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Order, Family, and Genus.

57. Xanthocephalus

58. Sturnella

59. Scolecophagua

60. Quiscalus

TANAOBIDJt

61. Pyranga

FRINQILLIDiE.

62. Chrysomitris...

63. Coccothraustes 61. Einbemagra ...

65. Pipilo

66. Junco

67. Zonotrichia ...

68. Mclospiza

69. Spizclla

70. Pcisscrtlla

71. PasaerciUus ...

72. Pooecetes

73. Ammodromus

74. Coturniculus...

75. Peucsea

76. Cyanospiza ...

77. Poospiza

78. Carpodacus ...

79. Carainalis ...

80. Pyrrhuloxia..

81. Guiraca ...

82. Hedymeles ... (Spermophila

83. Loxia

84. Pinicola

85. Linota

86. Leucosticte ...

87. Calamospiza ...

88. C/iondcstes

89. Euspiza

90. Plectrophanes

91. Centronyx

Alaudida

92. Otocorys

MOTACILLID.S.

93. Anthus

94. Ncocorys

TYRANNID.ffl.

95. Sayornis (Pyrocephalus

96. Empidonax ...

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The whole region

W. and N. W. America

Kocky Mountain district

All N. America

All United States

The whole region

All United States to Sitka

N. America

The whole region

The wholo region

All United States

All United States

E. and N. of N. America

S. Atlantic States and California

All United States to Canada

California and S. Central States

The whole region

S. and S. Central States

Texas and Rio Grande

Southern States

All United States

Texas)

N. of Pennsylvania

Boreal America

E and N. of N. America

Alaska to Utah

Arizona and Texas to Mexico

Western, Cen., & Southern States'

S. Eastern States

Boreal America and E. side of

Rocky Mountains
Mouth of Yellowstone River

High central plains to E States and Canada

The whole region Nebraska

E. States to Canada, California
Gila and Kio Grande)
The whole region

Mexico

Neotropical

Mexico

Mexico to Venezuela

Neotropical

Neotropical, Paltearctic

Pahearctic, Guatemala

Neotropical

Mexico and Guatemala

Mexico and Guatemala

Neotropical

Mexico and Guatemala

Mexico and Guatemala

Northern Asia

Mexico and Guatemala

Mexico

Mexico and Guatemala

Neotropical
Mexico

Central American
Neotropical
Mexico, Palsearctic
Mexico to Venezuela

Neotropical

Mexico to Colombia

Neotropical genus

Palamrctic

Palaearctic,

Palaiarctic

Palsarctic

Mexico

Mexico

Pala?arc., Columb. (mig.). t, Pahearctic

Palsearc., Mexico, Andes of Columbia

Cosmopolite ic

Mexico to Ecuador
Neotropical
Mexico to Ecuador

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Order, Family, and Genus.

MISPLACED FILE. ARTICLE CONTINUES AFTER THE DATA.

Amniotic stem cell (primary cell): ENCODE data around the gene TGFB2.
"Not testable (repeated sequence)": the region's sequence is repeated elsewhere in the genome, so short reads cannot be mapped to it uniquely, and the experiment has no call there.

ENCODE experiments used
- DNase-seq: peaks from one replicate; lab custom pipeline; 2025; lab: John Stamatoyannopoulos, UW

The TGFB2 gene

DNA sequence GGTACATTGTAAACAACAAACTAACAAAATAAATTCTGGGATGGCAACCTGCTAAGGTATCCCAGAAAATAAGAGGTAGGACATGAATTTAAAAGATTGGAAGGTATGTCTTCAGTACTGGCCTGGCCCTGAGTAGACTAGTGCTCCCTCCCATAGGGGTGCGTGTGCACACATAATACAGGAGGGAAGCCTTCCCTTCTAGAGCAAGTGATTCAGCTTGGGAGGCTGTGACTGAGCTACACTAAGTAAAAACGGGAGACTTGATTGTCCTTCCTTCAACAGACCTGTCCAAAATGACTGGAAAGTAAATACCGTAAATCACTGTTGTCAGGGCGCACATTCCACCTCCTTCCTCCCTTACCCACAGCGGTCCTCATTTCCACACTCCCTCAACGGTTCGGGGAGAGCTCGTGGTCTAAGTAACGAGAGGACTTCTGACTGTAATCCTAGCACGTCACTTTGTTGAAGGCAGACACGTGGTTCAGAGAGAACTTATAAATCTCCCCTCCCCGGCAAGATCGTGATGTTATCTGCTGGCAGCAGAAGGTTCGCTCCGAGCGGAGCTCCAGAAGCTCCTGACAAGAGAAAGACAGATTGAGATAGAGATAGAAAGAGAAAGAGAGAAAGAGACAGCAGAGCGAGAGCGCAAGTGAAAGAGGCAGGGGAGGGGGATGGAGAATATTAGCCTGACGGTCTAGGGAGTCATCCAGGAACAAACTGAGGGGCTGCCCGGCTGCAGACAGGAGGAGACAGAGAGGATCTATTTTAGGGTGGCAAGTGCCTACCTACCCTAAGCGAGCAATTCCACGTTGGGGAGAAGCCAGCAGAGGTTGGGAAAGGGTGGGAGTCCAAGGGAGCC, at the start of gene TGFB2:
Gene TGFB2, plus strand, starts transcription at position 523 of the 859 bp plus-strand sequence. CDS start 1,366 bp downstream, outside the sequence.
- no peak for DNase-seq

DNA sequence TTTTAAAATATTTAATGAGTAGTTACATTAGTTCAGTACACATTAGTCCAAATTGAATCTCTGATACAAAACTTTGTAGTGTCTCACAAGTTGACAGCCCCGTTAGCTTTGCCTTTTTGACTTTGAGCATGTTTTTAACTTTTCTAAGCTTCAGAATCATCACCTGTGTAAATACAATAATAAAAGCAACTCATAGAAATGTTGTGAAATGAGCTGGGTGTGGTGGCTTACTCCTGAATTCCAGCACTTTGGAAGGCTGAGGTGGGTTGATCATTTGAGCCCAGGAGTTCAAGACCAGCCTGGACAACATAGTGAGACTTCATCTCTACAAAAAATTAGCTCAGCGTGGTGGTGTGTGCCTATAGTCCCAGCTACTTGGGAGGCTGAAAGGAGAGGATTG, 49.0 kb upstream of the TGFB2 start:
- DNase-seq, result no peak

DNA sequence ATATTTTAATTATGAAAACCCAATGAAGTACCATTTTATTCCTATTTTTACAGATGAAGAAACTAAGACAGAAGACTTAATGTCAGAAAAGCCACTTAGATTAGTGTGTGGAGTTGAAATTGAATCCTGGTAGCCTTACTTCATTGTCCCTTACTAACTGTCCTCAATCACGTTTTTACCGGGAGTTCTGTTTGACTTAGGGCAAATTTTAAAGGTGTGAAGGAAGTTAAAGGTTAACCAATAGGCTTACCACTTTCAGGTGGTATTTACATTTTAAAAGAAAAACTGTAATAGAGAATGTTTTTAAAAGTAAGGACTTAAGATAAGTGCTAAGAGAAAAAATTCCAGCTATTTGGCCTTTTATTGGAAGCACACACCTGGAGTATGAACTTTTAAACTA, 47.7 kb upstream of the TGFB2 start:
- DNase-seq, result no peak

Range within the Region.

Range beyond the Region.

GALLING.

TETRAONID.fi.

126. Gyrotonyx

127. Ortyx ...

128. Callipepla

129. Lophortyx

130. Oreortyx

131. Tetrao ...

132. Cenlrocercus

133. Pcdifctites

134. Uupidonia

135. Bonasa...

136. Lagopus...

Phabianidjb.

137. MeUagrU

CRACID.fi.

(Ortalida ACCIPITRES.

VuLTURID.fi.

Sub-Family

(CATHARTIN.fi.)

138. Catharista ...

139. Psiiedogryphis

FALCONIDfi.

140. Polyborus

141. Circus ...

142. Anterior...

143. Astur ...

144. Accipiter

145. Tachytriorchis

146. Buteo ...

147. Archibuteo

148. Asturina

149. Aquila...

150. Halueetus

151. Nauclerus

(Rostrhamus

152. Elanus ...

153. Ictinia ...

154. Falco ...

155. Hierofalco

156. Cerchneis

Pandionid-b.

157. Pandion...

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Peculiar or very Characteristic Genera of Wading and Swimming Birds.

Grallje.

Scolopacids.

Mieropelma ...
Philoltela

Chakadriid*.
Aphriza

ANSERES.

ANATID.B.

Aix

Bucephala

Qidemia

Harelda

Somateria
Camptolwmus

Labidjs.

Creagrus

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CHAPTER XVI.

SUMMABY OF THE PAST CHANGES AND GENERAL RELATIONS OV THE SEVERAL REGIONS.

Having now closed our survey of the animal life of the whole earth—a survey which has necessarily been encumbered with a multiplicity of detail—we proceed to summarize the general conclusions at which we have arrived, with regard to the past history and mutual relations of the great regions into which we have divided the land surface of the globe.

All the palaeontological, no less than the geological and physical evidence, at present available, points to the great land masses of the Northern Hemisphere as being of immense antiquity, and as the area in which the higher forms of life were developed. In going back through the long series of the Tertiary formations, in Europe, Asia, and North America, we find a continuous succession of vertebrate forms, including all the highest types now existing or that have existed on the earth. These extinct animals comprise ancestors or forerunners of all the chief forms now living in the Northern Hemisphere; and as we go back farther and farther into the past, we meet with ancestral forms of those types also, which are now either confined to, or specially characteristic of, the land masses of the Southern Hemisphere. Not only do we find that elephants, and rhinoceroses, and hippopotami, were once far more abundant in Europe than they are now in the tropics, but we also find that the apes of West Africa and Malaya, the lemurs of Madagascar, the Edentata of Africa and South America, and the

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